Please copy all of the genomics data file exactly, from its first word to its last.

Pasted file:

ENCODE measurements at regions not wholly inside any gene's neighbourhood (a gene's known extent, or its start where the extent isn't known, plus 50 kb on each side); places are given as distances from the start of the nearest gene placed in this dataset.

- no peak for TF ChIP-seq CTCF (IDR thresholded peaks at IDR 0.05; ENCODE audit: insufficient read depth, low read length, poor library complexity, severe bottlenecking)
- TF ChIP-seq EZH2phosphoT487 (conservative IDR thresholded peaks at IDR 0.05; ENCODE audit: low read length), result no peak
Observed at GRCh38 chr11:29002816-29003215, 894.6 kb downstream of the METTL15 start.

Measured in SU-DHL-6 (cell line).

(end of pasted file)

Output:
ENCODE measurements at regions not wholly inside any gene's neighbourhood (a gene's known extent, or its start where the extent isn't known, plus 50 kb on each side); places are given as distances from the start of the nearest gene placed in this dataset.

- no peak for TF ChIP-seq CTCF (IDR thresholded peaks at IDR 0.05; ENCODE audit: insufficient read depth, low read length, poor library complexity, severe bottlenecking)
- TF ChIP-seq EZH2phosphoT487 (conservative IDR thresholded peaks at IDR 0.05; ENCODE audit: low read length), result no peak
Observed at GRCh38 chr11:29002816-29003215, 894.6 kb downstream of the METTL15 start.

Measured in SU-DHL-6 (cell line).